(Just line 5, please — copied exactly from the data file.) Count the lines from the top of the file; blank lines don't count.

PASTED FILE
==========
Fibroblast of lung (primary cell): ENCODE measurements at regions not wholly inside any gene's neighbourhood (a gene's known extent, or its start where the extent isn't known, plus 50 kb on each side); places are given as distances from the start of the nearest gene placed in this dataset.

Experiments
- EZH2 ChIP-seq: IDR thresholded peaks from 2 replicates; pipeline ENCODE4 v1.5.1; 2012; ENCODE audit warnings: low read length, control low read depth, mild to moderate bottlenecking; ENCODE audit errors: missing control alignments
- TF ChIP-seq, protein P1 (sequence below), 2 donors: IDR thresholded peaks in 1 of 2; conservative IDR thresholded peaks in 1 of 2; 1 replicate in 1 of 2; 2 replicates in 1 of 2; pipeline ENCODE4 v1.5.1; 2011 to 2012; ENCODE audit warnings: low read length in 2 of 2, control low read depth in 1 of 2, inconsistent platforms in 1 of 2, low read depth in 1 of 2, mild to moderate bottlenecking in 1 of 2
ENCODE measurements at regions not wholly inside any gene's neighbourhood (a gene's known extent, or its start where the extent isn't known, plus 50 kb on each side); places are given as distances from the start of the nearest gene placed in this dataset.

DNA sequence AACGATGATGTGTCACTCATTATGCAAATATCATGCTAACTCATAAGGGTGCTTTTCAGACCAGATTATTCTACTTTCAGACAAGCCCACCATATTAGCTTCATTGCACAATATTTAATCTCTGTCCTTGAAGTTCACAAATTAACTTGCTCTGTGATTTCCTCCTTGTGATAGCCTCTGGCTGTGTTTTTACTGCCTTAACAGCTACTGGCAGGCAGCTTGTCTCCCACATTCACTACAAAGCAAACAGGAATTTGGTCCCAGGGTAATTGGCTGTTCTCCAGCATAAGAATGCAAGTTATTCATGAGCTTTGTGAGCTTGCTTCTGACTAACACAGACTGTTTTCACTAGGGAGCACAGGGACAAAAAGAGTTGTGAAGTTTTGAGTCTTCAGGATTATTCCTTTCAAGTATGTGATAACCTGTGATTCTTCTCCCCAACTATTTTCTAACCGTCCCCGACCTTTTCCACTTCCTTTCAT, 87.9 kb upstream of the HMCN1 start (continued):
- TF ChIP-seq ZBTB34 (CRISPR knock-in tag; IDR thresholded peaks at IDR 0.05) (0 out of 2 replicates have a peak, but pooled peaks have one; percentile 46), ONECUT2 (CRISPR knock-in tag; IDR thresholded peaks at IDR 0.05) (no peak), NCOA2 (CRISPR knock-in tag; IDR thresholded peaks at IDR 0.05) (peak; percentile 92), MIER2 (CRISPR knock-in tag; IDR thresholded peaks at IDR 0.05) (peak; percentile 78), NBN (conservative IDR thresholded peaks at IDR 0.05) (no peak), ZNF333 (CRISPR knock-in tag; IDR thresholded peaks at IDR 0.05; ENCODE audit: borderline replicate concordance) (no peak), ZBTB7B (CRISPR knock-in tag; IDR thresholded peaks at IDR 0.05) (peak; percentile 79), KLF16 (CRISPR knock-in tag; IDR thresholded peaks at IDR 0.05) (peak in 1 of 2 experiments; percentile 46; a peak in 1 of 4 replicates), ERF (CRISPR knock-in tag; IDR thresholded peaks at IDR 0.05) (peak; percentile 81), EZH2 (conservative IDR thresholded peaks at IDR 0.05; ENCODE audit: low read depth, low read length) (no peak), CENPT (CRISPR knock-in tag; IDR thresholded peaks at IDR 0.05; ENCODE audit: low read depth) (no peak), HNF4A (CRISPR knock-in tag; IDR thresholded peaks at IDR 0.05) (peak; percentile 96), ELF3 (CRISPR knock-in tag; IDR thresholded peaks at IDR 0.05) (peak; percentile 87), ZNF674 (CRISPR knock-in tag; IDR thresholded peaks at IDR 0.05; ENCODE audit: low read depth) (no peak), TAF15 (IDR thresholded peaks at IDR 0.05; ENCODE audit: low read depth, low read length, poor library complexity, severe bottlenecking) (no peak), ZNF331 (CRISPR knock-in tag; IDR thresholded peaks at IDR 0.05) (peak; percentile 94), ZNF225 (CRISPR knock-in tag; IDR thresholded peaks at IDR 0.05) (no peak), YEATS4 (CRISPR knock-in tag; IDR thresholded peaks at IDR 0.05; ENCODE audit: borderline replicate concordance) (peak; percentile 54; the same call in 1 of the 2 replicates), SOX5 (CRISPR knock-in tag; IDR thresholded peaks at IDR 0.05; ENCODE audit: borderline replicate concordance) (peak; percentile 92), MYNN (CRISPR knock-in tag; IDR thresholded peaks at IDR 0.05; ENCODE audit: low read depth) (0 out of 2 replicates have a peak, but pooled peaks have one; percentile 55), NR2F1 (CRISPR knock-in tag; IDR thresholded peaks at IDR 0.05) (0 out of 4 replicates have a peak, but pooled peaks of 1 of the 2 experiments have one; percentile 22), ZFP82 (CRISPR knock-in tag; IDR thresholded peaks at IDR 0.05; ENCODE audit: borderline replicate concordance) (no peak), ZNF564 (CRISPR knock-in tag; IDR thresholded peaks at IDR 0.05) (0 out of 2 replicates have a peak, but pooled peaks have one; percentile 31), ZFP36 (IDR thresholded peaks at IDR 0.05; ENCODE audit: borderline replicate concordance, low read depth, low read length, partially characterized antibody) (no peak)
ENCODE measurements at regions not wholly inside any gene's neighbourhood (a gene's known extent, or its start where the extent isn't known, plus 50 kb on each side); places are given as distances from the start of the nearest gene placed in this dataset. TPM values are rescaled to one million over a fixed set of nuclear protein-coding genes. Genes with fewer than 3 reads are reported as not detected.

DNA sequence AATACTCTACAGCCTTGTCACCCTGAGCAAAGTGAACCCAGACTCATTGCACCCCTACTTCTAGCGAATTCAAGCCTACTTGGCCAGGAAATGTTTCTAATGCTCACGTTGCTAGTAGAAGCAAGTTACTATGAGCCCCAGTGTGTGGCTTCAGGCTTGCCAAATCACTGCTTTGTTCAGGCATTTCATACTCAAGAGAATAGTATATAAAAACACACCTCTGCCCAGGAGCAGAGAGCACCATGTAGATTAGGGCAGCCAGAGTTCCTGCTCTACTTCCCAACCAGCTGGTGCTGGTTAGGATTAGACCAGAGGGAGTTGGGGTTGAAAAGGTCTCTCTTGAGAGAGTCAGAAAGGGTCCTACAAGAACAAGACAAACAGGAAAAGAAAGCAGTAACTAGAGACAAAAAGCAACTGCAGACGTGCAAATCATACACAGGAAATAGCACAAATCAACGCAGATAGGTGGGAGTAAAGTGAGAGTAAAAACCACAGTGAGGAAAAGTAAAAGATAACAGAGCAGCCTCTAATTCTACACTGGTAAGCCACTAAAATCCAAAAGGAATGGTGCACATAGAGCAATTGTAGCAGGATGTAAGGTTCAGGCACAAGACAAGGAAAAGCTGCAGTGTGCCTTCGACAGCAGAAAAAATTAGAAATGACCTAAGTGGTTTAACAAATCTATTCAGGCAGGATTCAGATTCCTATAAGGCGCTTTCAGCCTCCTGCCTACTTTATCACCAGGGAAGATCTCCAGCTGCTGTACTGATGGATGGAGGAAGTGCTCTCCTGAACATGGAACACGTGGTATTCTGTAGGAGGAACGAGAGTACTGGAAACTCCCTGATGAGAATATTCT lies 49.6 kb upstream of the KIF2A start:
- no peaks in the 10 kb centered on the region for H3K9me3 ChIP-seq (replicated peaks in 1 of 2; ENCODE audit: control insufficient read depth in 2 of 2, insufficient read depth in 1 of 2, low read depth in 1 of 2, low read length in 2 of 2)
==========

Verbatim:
ENCODE measurements at regions not wholly inside any gene's neighbourhood (a gene's known extent, or its start where the extent isn't known, plus 50 kb on each side); places are given as distances from the start of the nearest gene placed in this dataset.